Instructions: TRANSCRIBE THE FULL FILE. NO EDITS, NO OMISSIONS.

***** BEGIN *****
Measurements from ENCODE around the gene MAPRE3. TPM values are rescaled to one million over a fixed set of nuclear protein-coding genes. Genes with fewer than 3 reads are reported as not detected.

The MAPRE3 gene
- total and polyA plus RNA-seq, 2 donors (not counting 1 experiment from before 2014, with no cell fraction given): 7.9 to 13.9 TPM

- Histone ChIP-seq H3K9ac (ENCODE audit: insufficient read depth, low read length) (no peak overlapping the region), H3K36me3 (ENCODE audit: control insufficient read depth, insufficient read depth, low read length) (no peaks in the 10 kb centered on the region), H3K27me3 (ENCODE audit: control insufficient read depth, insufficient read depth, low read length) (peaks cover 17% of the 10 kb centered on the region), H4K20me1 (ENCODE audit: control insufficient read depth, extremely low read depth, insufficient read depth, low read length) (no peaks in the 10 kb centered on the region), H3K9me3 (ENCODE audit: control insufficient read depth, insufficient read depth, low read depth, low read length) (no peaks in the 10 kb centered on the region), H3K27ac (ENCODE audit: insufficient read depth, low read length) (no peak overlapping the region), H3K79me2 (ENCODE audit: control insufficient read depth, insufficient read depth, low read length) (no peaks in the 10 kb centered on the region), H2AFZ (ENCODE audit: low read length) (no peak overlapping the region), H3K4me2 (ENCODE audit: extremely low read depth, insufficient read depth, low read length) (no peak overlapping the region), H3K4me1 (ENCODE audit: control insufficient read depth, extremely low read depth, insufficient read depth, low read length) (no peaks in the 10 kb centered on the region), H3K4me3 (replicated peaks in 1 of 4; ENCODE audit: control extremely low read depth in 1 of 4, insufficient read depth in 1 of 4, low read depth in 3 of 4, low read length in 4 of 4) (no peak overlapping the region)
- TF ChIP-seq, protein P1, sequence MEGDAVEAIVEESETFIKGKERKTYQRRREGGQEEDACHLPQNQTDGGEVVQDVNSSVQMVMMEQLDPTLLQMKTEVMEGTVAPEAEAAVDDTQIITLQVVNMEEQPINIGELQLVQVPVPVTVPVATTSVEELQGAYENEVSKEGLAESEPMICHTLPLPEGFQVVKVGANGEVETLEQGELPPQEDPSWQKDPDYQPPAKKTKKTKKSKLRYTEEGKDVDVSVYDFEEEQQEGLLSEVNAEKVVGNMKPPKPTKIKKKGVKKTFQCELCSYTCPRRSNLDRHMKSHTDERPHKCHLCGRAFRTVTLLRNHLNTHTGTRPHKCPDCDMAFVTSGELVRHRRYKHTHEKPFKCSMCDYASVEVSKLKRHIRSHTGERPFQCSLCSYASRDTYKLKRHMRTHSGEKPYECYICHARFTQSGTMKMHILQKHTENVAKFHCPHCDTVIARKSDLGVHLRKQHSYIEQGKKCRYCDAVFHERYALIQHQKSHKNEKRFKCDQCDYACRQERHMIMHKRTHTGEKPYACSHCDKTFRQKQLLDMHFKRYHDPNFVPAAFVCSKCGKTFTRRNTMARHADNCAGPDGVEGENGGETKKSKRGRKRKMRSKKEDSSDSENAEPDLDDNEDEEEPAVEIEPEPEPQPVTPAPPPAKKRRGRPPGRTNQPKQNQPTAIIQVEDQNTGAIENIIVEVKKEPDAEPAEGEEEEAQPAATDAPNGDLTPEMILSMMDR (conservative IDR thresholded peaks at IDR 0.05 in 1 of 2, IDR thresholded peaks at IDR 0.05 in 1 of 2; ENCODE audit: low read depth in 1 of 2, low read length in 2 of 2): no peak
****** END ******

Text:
Measurements from ENCODE around the gene MAPRE3. TPM values are rescaled to one million over a fixed set of nuclear protein-coding genes. Genes with fewer than 3 reads are reported as not detected.

The MAPRE3 gene
- total and polyA plus RNA-seq, 2 donors (not counting 1 experiment from before 2014, with no cell fraction given): 7.9 to 13.9 TPM

- Histone ChIP-seq H3K9ac (ENCODE audit: insufficient read depth, low read length) (no peak overlapping the region), H3K36me3 (ENCODE audit: control insufficient read depth, insufficient read depth, low read length) (no peaks in the 10 kb centered on the region), H3K27me3 (ENCODE audit: control insufficient read depth, insufficient read depth, low read length) (peaks cover 17% of the 10 kb centered on the region), H4K20me1 (ENCODE audit: control insufficient read depth, extremely low read depth, insufficient read depth, low read length) (no peaks in the 10 kb centered on the region), H3K9me3 (ENCODE audit: control insufficient read depth, insufficient read depth, low read depth, low read length) (no peaks in the 10 kb centered on the region), H3K27ac (ENCODE audit: insufficient read depth, low read length) (no peak overlapping the region), H3K79me2 (ENCODE audit: control insufficient read depth, insufficient read depth, low read length) (no peaks in the 10 kb centered on the region), H2AFZ (ENCODE audit: low read length) (no peak overlapping the region), H3K4me2 (ENCODE audit: extremely low read depth, insufficient read depth, low read length) (no peak overlapping the region), H3K4me1 (ENCODE audit: control insufficient read depth, extremely low read depth, insufficient read depth, low read length) (no peaks in the 10 kb centered on the region), H3K4me3 (replicated peaks in 1 of 4; ENCODE audit: control extremely low read depth in 1 of 4, insufficient read depth in 1 of 4, low read depth in 3 of 4, low read length in 4 of 4) (no peak overlapping the region)
- TF ChIP-seq, protein P1, sequence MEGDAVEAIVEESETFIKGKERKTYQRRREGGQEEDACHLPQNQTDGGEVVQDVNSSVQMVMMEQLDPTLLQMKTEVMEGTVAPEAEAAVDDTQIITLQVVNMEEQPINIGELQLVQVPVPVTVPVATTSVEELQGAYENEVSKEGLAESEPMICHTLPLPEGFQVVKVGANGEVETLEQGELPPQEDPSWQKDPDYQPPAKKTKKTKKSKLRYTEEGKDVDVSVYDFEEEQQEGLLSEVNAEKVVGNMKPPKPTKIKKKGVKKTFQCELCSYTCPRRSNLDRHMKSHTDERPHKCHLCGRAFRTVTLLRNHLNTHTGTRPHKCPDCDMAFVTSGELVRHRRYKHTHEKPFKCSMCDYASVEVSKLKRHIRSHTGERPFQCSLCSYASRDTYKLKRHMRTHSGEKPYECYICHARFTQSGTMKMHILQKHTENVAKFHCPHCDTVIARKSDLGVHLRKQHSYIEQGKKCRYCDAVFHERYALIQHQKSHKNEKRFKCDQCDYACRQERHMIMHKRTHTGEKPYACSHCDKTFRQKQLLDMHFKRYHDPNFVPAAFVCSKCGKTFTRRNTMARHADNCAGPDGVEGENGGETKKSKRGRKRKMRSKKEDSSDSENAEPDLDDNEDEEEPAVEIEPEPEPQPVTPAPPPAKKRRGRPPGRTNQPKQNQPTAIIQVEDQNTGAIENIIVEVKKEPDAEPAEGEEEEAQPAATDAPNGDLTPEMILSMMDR (conservative IDR thresholded peaks at IDR 0.05 in 1 of 2, IDR thresholded peaks at IDR 0.05 in 1 of 2; ENCODE audit: low read depth in 1 of 2, low read length in 2 of 2): no peak